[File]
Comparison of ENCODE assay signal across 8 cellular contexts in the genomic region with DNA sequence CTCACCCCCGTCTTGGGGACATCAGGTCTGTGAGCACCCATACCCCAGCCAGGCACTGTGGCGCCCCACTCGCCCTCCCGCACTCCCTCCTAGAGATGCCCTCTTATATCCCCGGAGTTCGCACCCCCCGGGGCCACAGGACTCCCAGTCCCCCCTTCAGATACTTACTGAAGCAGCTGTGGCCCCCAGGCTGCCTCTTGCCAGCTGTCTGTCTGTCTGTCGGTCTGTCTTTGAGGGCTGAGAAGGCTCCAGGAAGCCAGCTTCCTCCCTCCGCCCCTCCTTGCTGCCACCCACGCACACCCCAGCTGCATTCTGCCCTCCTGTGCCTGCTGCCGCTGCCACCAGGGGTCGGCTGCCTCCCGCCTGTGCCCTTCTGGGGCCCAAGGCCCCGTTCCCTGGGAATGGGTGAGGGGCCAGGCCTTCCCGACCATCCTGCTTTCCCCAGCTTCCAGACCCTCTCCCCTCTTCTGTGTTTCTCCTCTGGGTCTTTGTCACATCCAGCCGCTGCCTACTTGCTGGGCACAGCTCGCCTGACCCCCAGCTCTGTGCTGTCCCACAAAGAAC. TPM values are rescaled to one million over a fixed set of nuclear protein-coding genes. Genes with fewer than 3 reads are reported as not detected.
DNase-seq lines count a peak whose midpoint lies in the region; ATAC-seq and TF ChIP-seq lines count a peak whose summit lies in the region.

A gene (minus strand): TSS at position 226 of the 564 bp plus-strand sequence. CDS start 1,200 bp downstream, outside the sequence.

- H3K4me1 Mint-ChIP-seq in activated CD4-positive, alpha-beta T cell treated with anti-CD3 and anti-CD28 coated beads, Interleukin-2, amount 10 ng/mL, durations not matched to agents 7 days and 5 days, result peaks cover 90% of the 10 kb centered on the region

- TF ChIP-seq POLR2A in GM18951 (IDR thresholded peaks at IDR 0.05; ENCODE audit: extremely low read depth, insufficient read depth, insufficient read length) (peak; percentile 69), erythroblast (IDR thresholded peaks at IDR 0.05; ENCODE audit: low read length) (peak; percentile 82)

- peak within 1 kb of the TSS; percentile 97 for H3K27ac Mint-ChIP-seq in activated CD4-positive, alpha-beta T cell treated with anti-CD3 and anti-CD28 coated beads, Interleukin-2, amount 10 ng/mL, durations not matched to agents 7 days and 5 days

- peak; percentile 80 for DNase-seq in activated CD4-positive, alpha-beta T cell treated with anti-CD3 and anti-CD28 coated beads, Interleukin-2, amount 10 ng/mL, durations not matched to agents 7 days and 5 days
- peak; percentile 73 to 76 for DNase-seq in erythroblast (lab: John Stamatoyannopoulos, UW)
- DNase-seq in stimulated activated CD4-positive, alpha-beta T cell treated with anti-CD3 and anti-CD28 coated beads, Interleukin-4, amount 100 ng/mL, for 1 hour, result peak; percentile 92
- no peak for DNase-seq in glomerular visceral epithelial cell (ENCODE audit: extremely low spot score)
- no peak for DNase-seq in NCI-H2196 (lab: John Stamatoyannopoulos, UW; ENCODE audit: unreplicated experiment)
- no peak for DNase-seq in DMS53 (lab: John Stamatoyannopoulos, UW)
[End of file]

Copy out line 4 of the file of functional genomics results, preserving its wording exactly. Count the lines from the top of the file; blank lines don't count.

- H3K4me1 Mint-ChIP-seq in activated CD4-positive, alpha-beta T cell treated with anti-CD3 and anti-CD28 coated beads, Interleukin-2, amount 10 ng/mL, durations not matched to agents 7 days and 5 days, result peaks cover 90% of the 10 kb centered on the region